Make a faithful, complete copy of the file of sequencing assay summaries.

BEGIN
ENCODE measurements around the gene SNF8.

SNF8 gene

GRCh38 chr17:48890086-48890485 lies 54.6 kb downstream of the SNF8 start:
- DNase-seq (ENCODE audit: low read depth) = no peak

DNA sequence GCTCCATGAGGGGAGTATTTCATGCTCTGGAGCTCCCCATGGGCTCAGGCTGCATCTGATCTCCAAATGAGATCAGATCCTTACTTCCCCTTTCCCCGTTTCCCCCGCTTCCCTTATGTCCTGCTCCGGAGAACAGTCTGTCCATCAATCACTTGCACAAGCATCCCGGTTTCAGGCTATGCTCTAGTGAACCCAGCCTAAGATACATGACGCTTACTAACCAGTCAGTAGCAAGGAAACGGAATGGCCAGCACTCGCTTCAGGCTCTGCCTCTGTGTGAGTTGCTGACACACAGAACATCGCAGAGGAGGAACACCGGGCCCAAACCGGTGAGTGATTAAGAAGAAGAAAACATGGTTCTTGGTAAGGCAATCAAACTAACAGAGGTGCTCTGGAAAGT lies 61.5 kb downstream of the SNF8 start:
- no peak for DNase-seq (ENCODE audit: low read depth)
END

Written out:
ENCODE measurements around the gene SNF8.

SNF8 gene

GRCh38 chr17:48890086-48890485 lies 54.6 kb downstream of the SNF8 start:
- DNase-seq (ENCODE audit: low read depth) = no peak

DNA sequence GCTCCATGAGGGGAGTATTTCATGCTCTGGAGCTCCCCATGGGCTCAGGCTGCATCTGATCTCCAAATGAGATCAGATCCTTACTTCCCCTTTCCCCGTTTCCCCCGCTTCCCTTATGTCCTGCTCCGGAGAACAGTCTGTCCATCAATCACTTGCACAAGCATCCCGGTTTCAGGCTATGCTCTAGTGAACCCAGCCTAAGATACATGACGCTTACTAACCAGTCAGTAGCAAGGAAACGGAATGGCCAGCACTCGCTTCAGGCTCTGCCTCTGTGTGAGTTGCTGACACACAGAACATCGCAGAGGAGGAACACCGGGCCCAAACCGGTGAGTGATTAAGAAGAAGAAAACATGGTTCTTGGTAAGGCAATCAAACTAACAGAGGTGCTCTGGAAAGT lies 61.5 kb downstream of the SNF8 start:
- no peak for DNase-seq (ENCODE audit: low read depth)